A federal law passed Friday aims to help public broadcasters in need of financial assistance due to facilities and equipment damage inflicted by natural catastrophes and other disasters.
The Emergency Information Improvement Act amends an earlier law — the Robert T. Stafford Disaster Relief and Emergency Assistance Act — by clarifying that public broadcasters are eligible to receive such aid, according to Mike Riksen, NPR’s v.p. of policy and representation.
Enacted in 1988, the previous legislation did not specifically mention public broadcasters, which caused problems for some stations trying to get support.
For example, New York’s WNYC was denied assistance after it lost a translator in Hurricane Sandy. NPR learned that other public broadcasters affected by disasters had also experienced delays and rejections because of the ambiguity in the law.
NPR has been lobbying Congress to fix the problem since early 2013, according to Riksen.
“During every hurricane, tornado, flood and wildfire, local public radio stations play an essential role in bringing information about response efforts, local relief supplies, evacuation orders and emergency routes, where to find food, shelter and fuel as well as on-the-ground, at-the-scene reporting to help affected communities understand and respond,” Riksen said in a statement following the bill’s passage in the House of Representatives. “The Emergency Information Improvement Act is designed to bring greater stability to the availability of critical information during times of emergency and crisis.”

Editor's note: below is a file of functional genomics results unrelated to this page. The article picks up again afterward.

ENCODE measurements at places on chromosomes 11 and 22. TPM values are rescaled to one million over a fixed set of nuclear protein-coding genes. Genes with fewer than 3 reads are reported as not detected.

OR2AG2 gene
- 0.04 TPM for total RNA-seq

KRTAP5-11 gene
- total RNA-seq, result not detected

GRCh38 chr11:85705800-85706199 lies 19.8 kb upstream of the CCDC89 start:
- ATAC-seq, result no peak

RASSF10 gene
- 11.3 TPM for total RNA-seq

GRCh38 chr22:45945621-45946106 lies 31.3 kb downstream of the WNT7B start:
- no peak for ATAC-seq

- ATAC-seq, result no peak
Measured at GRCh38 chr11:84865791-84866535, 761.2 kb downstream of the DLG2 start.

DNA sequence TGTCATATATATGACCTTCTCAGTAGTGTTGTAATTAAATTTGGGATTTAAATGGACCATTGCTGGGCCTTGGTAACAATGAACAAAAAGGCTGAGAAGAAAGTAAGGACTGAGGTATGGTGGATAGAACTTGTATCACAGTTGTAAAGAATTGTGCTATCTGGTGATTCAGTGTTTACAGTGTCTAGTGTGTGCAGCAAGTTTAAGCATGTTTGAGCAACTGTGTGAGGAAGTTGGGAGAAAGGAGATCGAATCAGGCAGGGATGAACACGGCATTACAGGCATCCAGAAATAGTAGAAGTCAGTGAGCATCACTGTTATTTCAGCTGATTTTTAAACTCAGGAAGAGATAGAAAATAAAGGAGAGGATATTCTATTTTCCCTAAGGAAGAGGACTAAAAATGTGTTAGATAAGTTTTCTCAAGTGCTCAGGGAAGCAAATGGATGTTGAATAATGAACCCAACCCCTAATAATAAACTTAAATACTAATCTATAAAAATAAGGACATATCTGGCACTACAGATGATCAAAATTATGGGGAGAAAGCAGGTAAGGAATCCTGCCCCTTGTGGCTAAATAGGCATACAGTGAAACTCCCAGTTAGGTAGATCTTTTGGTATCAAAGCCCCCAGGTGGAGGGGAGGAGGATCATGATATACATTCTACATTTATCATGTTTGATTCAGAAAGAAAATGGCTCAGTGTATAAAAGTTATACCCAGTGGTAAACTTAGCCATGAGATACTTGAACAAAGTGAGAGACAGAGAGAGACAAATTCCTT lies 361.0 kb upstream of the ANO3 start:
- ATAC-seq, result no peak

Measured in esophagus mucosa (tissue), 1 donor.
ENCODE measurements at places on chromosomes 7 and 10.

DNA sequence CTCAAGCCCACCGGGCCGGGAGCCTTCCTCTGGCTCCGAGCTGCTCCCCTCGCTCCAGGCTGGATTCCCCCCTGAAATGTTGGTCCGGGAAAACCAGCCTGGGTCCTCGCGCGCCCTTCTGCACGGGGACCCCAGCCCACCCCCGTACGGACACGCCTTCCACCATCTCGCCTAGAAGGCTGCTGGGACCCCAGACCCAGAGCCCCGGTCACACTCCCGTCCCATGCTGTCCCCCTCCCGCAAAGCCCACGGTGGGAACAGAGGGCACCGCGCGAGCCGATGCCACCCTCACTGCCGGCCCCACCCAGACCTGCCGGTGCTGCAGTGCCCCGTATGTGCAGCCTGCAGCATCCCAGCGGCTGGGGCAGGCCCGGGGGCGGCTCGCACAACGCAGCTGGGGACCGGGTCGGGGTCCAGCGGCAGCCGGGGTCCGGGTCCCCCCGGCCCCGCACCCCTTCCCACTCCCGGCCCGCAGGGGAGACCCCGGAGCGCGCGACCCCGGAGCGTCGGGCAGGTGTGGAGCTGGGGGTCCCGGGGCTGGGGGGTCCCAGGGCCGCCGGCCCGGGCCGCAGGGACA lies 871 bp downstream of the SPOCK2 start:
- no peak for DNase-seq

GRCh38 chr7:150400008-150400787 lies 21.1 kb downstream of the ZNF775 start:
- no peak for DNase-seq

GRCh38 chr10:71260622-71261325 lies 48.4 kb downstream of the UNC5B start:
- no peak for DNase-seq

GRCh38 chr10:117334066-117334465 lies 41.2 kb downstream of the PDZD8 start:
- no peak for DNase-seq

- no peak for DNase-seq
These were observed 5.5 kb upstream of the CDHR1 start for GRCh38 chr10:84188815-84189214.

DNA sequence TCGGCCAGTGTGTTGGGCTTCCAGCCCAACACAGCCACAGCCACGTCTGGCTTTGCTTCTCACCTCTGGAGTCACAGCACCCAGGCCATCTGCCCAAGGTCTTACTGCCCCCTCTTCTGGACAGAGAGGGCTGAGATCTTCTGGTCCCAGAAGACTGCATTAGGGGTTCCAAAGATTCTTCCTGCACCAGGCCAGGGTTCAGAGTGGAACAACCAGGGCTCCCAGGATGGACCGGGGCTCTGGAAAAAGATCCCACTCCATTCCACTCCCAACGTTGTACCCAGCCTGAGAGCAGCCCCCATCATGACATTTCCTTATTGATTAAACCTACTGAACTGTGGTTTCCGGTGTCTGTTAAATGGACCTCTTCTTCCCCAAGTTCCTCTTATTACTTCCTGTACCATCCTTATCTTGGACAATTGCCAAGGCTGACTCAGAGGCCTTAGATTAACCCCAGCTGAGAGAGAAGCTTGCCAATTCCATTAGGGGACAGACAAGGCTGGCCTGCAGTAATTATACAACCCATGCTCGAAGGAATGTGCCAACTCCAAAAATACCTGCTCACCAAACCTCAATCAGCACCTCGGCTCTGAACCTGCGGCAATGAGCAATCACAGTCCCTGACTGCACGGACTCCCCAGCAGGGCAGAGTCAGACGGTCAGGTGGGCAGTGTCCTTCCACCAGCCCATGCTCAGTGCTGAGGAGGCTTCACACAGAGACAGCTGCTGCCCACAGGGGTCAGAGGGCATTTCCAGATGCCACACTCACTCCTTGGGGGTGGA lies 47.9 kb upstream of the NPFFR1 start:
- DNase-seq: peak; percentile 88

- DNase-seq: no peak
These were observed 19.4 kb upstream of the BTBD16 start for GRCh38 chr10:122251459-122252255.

According to NPR, over 98 percent of the U.S. population has access to a public radio or TV signal.
The bill had bipartisan sponsorship in the House and Senate from Reps. Steven Palazzo (R-Miss.) and Brian Higgins (D-N.Y.) and Sens. Cory Booker (D-N.J.) and Ted Cruz (R-Texas).
“Public radio and broadcast stations can play a significant role providing critical information during and after natural disasters and terrorist attacks,” Cruz said in a statement. “The Emergency Information Improvement Act will help eliminate any ambiguity in current law by allowing critical service communications facilities to quickly make necessary repairs and prepare for the next disaster.”
“As we experienced during Superstorm Sandy, public radio and broadcast stations are an essential source of information when a disaster strikes,” Sen. Booker said in a statement. “It is absolutely critical that we enable entities with broad communications reach to relay real-time information to the public during an emergency.”
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- Emergency management services bolster case for state funding to pubcasters
- In times of crisis, FM chips in smartphones will better serve public